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Are trekking poles really necessary for trekking in Nepal?

It's a question we get all the time and a quick search of the net will bring up hundreds of arguments for, against, and netutral for the need to use trekking poles when hiking or trekking in the Himalayas.

For us however, we believe carrying trekking poles / walking poles, especially on long distance treks like the Everest Base Camp Trek or Annapurna Circuit Trek, is always a good idea.

In short, in our opinion YES, you should use trekking poles.

Why do we say you should use trekking poles?

  • Save Your Knees

    Trekker descending at sunsetThis is perhaps the most commonly noticed benefit of using walking poles, especially only long trekking trips with lots of downhill walking. Under normal walking conditions your knees take all the force of every step, straining under the weight of your body and your pack as you go uphill, then absorbing all the downward force of each step on the way back down. With walking poles not only do you spread the contact over four points instead of two, you also gain two full limbs worth of muscles (your arms of course) to help with the lifting and stamping. Trekking like this will likely help to keep you trekking for longer as the years go by!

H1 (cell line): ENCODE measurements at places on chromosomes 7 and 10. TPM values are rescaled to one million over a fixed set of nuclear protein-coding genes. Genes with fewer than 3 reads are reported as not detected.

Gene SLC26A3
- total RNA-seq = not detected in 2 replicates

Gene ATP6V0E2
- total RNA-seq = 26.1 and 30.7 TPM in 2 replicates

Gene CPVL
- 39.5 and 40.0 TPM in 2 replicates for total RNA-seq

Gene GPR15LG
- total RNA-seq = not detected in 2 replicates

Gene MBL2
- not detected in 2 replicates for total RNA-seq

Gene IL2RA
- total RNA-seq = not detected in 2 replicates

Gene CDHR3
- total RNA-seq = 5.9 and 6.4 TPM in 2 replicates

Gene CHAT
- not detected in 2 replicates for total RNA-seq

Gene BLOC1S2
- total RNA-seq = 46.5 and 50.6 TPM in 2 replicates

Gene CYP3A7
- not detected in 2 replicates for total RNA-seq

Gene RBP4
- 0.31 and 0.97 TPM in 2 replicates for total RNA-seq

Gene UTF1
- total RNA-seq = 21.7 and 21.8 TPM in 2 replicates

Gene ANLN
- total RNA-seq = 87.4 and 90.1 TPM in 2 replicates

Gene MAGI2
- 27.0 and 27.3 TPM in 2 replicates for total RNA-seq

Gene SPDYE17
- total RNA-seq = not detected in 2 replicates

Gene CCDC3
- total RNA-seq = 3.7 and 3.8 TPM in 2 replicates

• Cross Train Your Body

    Trekker on Cho La GlacierTrekking in the Himalayas without trekking poles is the equivalent of going to the gym and using only the treadmill and the leg press. By using walking poles you change this workout to be more like a day on the cross trainer - a great, balanced work out for your whole body (with a touch of the leg press thrown in on those harder climb days).

    Pro tip: If you plan on using poles on your Himalayan trek, training on a cross trainer machine at home or on the road before your trekking adventure in Nepal will be a great way to get all the right muscles in shape!

  • Save Your Skin

    Injured climber being carriedWhen we go trekking in Nepal we're not doing so on a sealed road surface, we're walking on rocky, uneven trekking trails and some times, for instance when trekking over the Cho La Pass or sumitting Kala Patthar for sunset views of Everest, you may be trekking in dawn, dusk or darkness. When the light is low, our chances of tripping or falling become a little higher and in this instance poles can stop us dropping like a bag of Dal Bhat! With a pole in our hand, it's like a 3ft arm extension and whenever we catch ourselves off guard we can just swing a pole to the floor and keep ourselves upright. After all, no one likes a face plant!


How to use trekking poles

We found a great video on YouTube from AdventureBuddies that quickly sums up how to make the best sue of your poles. We hope this helps!



See Also

Do Your Knees Hurt When Walking Down Hill? Here's Why. [external link]


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